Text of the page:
Casanova goes for a lick of iced tea condensation.
Casanova has taken an interest in my iced tea. He eyes it warily at first, then leans forward for a closer look. Then he bares his teeth like he’s mad at it, but instead reaches out to take a lick. He’s not the only feline here curious about the condensation gathering on the outside of my cup. I’ve stopped in for a drink at The Cat Cafe, where as many as twelve cats may be lounging on any given day, available to pet, play games with, and if a connection is made, adopt.
472 Third Avenue, San Diego
Located just on the outskirts of the Gaslamp Quarter, across Third Avenue from the Horton Grand Hotel, Cat Café operates like a normal coffee shop if you want it to. Walk in the front door and veer right, and you’ll find a short counter offering espresso, tea, soft drinks. cookies, pastries, and pre-packaged sandwiches. If that’s all you’re after, there’s a patio out front, with shaded tables that prove a chill downtown spot to while away blue sky days.
Flora plays in a cat tunnel.
However, if you’re here for the cats, paying an $8 flat fee nets your choice of drink or food item, plus a half hour in the cat room. If you’re especially serious about it, you may reserve an hour of time in advance: pretty much the same deal, but for $12.
The room is half furnished with human furniture, half with a combination of cat towers, scratching posts, and wall mounted beds. The cats lounging in this environment have been rescued by nonprofit The Rescue House, and every one is available for adoption, to the right home. A binder lists each cat by name, along with stories about where they were found or where they might have come from, and other info, such as whether they’re known to be compatible with kids, live well with other cats, or have been socialized with dogs.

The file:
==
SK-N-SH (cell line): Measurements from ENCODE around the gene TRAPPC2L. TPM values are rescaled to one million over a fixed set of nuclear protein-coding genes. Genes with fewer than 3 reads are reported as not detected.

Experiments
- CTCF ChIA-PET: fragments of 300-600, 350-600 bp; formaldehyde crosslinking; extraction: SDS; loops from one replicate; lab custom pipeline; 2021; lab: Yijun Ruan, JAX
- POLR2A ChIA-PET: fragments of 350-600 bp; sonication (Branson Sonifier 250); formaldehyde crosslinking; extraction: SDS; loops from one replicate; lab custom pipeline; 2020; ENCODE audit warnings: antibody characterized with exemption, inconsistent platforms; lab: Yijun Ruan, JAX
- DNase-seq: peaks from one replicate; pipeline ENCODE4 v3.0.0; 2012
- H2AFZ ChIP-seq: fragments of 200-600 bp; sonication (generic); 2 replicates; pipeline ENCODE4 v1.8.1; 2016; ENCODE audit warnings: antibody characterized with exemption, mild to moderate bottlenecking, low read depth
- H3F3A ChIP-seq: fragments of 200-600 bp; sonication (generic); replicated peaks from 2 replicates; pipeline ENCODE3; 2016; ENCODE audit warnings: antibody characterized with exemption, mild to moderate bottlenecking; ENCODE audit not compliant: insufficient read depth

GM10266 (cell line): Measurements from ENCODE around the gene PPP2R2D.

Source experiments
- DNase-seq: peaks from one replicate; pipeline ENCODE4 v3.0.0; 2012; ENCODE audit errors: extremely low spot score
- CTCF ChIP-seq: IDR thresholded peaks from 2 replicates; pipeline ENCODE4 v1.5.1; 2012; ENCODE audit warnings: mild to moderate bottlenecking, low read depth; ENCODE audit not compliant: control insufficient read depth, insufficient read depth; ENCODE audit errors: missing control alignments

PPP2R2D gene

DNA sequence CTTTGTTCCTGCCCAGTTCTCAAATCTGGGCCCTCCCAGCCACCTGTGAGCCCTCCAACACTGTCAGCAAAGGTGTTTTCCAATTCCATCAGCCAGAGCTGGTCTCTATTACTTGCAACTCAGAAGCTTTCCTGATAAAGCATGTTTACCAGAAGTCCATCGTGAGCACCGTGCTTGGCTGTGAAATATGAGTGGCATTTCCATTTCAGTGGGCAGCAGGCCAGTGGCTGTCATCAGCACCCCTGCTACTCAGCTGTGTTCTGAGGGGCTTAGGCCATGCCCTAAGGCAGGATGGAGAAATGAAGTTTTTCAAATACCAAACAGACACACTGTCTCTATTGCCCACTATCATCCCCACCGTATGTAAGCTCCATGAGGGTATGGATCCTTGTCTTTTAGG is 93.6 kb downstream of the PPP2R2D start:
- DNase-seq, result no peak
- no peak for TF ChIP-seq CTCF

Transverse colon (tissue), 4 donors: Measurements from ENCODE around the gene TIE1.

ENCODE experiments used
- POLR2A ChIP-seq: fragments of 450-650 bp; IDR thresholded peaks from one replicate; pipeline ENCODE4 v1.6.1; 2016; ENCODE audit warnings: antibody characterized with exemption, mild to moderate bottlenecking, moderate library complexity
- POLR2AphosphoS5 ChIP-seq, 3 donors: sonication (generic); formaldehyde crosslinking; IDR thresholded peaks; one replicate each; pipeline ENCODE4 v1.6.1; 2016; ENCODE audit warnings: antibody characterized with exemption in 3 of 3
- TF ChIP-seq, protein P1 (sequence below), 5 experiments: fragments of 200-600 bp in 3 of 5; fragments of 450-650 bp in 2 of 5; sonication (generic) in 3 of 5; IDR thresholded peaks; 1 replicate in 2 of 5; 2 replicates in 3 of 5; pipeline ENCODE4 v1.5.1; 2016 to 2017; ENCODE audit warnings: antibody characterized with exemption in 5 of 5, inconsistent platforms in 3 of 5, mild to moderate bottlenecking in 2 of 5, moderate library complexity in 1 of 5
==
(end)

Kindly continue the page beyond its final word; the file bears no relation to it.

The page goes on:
Raylan can't be bothered to lift his head, but definitely enjoys attention.
For example, my new friend Casanova is a four-year-old short hair lazing in his favorite spot, near the top of a palm tree-shaped cat tower near the center of the room. He’d been adopted through Rescue House as a kitten, but the family he’s grown up with moved into a new home and he didn’t acclimate well to the new digs.
Cats and people sharing a cafe space
More playful during my visit is three-month-old Flora, a gray and orange tabby found scavenging the streets of Tijuana with a couple of her littermates. After I use my iced tea to coax her through a small play tunnel, she studies me with pale green eyes. I didn’t come here looking to adopt — like most of the guests here, I’m mainly looking to casually meet a few cats while I caffeinate, then see where things go. But when you meet an adorable kitten such as Flora, it’s tough not to consider filling out an application, and hoping your home is a good fit.
Part coffee shop, part cat rescue
Still, my favorite today has to be Raylan, a four-year-old gray and white male reportedly rescued from a home of thirty cats after their owner entered treatment for mental health issues. The Rescue House is seeking a more tranquil environment for Raylan’s next home, and he’s doing his best to reinforce the notion. I find him splayed in languorous repose, half napping with pink nose and paw pads pointed skyward. He barely responds when I gently pet his belly, other than to purr deeply and stretch deeper into his recline. I may have found a kindred spirit!